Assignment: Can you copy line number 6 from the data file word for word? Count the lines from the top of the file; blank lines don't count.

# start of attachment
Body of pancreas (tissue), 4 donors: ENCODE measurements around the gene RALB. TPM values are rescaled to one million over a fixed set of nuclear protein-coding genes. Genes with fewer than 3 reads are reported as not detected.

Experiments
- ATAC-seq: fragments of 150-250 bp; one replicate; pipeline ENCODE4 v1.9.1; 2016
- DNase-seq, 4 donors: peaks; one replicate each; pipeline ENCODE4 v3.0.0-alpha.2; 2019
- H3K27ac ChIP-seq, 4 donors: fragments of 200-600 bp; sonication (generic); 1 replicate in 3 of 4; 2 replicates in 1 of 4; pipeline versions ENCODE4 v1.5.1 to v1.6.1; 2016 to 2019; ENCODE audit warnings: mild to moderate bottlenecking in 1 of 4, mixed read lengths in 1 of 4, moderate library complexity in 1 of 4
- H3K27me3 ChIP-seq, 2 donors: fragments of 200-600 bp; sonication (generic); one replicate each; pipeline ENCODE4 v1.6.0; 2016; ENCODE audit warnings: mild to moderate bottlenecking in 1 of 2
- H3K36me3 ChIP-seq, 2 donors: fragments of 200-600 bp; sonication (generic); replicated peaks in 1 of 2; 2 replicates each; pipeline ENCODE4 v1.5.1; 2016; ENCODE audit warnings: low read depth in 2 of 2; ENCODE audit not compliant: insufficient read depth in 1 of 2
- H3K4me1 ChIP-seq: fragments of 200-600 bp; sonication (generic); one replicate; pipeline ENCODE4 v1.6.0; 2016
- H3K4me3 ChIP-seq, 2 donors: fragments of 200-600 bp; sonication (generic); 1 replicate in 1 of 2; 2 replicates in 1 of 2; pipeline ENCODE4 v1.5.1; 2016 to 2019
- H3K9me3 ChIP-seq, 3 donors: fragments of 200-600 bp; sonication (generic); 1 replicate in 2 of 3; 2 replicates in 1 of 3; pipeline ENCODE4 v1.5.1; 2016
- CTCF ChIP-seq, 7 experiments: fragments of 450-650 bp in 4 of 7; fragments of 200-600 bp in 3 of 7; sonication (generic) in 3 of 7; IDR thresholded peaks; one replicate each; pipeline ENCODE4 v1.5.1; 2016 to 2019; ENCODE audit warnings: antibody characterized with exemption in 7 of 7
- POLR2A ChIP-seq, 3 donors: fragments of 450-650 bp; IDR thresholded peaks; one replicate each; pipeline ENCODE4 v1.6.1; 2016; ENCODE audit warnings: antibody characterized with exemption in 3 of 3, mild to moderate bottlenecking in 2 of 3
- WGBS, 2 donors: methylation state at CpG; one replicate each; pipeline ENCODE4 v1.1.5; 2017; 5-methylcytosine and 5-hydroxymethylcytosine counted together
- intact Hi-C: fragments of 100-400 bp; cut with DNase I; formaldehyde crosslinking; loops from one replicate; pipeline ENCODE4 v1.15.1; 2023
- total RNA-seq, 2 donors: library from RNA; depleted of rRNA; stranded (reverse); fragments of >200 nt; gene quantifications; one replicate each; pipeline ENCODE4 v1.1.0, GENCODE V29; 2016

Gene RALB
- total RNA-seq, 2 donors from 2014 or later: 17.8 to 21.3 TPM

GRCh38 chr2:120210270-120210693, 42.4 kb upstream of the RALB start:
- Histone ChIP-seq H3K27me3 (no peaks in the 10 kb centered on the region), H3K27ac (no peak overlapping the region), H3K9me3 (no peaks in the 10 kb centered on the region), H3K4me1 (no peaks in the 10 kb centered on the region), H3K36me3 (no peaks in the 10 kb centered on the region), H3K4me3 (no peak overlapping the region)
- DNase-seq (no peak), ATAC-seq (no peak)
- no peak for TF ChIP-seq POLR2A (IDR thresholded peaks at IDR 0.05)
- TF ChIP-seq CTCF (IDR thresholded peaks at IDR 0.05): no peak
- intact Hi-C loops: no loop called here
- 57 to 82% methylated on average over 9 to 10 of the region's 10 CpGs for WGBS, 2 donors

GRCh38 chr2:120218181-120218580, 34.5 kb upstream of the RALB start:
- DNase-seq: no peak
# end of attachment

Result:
- H3K27me3 ChIP-seq, 2 donors: fragments of 200-600 bp; sonication (generic); one replicate each; pipeline ENCODE4 v1.6.0; 2016; ENCODE audit warnings: mild to moderate bottlenecking in 1 of 2